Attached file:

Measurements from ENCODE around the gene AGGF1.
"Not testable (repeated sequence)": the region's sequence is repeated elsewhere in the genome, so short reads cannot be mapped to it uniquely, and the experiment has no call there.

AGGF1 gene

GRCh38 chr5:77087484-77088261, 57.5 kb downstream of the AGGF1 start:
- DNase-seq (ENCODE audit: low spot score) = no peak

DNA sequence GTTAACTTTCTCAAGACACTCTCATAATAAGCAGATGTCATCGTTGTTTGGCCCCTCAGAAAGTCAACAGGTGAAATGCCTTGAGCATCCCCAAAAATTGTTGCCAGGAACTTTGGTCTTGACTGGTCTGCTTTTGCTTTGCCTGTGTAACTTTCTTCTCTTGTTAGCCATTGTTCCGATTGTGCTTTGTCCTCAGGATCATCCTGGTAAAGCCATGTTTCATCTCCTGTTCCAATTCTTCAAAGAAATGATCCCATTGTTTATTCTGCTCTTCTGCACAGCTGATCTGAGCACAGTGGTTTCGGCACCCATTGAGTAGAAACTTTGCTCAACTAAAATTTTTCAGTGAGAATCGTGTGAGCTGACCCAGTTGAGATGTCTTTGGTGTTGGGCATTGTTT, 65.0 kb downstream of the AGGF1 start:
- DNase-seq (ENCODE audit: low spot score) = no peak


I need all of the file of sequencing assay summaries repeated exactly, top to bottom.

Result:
Measurements from ENCODE around the gene AGGF1.
"Not testable (repeated sequence)": the region's sequence is repeated elsewhere in the genome, so short reads cannot be mapped to it uniquely, and the experiment has no call there.

AGGF1 gene

GRCh38 chr5:77087484-77088261, 57.5 kb downstream of the AGGF1 start:
- DNase-seq (ENCODE audit: low spot score) = no peak

DNA sequence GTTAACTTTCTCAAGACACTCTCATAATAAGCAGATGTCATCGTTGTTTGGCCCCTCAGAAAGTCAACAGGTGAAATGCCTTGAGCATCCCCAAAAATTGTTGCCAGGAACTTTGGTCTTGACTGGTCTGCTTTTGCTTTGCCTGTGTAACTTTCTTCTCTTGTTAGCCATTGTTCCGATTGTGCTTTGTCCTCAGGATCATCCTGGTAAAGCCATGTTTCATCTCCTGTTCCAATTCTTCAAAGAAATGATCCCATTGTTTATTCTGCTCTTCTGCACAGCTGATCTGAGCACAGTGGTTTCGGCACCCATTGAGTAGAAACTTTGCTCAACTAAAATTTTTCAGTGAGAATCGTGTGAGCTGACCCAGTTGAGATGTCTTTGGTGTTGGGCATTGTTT, 65.0 kb downstream of the AGGF1 start:
- DNase-seq (ENCODE audit: low spot score) = no peak